NEW YORK (
) -- More consumers are turning to their phones to take care of their banking needs, according to data from the Federal Reserve.
A late-November study,
Consumers and Mobile Financial Services
, showed that 28% of mobile-phone owners have used mobile banking in the past 12 months, an increase from the 21% found in a December 2011 study. Another 10% of the mobile owners who are not using mobile banking plan to do so in the next year.
Smartphone owners are even more likely to use mobile banking: 48% of smartphone owners used mobile banking in the past year compared with 42% in 2011.
A notable finding in the study was that 49% of underbanked consumers say they have used mobile banking in the past 12 months.
Of the mobile banking users, 87% use their phones to check their balance or a recent transaction, while 53% report using it to transfer money between accounts.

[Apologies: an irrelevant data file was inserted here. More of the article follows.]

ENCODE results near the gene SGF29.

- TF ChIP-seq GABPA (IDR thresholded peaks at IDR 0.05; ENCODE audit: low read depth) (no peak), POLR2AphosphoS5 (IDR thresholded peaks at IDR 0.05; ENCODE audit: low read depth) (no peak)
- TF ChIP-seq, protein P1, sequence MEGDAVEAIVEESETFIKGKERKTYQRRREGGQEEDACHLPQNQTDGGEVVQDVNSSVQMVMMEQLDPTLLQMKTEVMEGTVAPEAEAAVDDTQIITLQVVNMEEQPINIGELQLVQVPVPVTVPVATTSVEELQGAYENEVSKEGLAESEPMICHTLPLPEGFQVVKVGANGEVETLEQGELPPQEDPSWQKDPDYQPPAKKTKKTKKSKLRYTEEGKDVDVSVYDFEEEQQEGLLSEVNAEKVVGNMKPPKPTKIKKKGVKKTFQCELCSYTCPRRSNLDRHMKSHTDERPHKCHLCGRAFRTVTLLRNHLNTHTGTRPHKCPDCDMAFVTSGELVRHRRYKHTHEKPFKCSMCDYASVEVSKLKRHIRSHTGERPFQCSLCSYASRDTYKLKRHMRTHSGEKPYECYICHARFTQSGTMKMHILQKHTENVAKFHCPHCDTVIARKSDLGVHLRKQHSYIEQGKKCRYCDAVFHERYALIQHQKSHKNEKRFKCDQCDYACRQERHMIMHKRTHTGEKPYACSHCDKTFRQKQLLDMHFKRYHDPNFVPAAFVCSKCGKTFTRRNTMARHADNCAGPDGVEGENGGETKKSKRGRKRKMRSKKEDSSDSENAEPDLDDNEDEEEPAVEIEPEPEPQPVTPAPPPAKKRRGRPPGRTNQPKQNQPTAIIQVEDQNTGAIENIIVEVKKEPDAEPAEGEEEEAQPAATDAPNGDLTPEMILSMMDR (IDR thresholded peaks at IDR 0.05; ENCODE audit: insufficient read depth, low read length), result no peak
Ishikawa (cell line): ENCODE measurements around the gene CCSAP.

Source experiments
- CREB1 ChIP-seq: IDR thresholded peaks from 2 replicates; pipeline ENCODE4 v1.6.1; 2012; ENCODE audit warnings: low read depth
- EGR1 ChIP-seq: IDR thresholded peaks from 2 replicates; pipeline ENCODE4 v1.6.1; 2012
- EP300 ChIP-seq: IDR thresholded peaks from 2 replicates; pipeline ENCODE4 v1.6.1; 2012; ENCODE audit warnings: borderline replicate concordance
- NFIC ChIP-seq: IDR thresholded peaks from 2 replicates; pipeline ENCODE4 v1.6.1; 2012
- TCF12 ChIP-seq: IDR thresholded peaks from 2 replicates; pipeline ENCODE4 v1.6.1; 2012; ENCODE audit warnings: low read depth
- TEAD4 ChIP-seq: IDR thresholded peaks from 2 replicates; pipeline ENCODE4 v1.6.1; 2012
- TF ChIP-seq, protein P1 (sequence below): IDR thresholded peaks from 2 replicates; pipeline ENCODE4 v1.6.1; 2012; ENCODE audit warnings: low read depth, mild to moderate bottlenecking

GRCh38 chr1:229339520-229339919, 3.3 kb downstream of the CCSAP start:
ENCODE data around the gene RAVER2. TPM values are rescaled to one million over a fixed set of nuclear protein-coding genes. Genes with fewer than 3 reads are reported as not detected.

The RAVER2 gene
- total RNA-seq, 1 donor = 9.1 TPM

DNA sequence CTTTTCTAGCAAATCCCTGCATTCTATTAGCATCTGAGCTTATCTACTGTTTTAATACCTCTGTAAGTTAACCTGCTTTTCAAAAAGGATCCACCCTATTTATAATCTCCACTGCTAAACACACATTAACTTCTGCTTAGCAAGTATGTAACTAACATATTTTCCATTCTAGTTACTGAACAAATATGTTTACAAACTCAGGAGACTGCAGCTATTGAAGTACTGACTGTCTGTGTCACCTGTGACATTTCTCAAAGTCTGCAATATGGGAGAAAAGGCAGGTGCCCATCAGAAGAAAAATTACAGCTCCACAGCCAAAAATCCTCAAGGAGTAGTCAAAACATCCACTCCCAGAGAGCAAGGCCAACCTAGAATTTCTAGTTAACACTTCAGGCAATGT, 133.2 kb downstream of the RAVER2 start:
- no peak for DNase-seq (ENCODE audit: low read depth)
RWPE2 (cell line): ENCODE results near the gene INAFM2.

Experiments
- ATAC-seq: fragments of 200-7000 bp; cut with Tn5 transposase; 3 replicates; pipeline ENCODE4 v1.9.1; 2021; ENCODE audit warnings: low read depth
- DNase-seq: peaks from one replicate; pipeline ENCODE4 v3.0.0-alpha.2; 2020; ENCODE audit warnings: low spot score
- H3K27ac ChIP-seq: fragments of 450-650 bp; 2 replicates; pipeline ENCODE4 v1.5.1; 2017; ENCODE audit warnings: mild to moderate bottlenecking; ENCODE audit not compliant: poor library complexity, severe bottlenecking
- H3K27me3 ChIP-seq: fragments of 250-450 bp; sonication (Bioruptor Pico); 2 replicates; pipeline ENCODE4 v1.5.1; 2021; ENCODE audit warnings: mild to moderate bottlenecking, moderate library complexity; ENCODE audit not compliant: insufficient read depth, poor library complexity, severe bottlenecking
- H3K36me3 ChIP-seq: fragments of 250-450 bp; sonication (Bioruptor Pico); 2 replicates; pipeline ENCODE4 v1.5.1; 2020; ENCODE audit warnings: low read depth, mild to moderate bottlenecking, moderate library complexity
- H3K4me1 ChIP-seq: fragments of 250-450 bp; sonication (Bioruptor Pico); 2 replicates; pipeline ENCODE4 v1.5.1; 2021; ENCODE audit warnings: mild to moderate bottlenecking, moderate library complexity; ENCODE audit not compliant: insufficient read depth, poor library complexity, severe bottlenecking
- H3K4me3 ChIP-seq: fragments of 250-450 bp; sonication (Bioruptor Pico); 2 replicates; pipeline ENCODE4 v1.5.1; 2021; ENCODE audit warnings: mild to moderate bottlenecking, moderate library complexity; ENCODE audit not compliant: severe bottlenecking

The use of mobile phones to depositing checks is increasing dramatically: 21% of mobile banking customers have used their device for this purpose, twice the number found in 2011.
Security is a major hurdle for greater consumer acceptance of mobile banking. Of the consumers not using mobile banking, nearly half (49%) said it was because of security concerns. The No. 1 reason given was that their banking requirements were being met without seeing a need to bank by phone.
Mobile payments are not nearly as widespread as mobile banking. Only 15% of all mobile phone owners have made a mobile payment in the past 12 months. This was only a slight increase from the 12% in the 2011 study. Security concerns were the primary reason cited by mobile phone owners for not using mobile payments.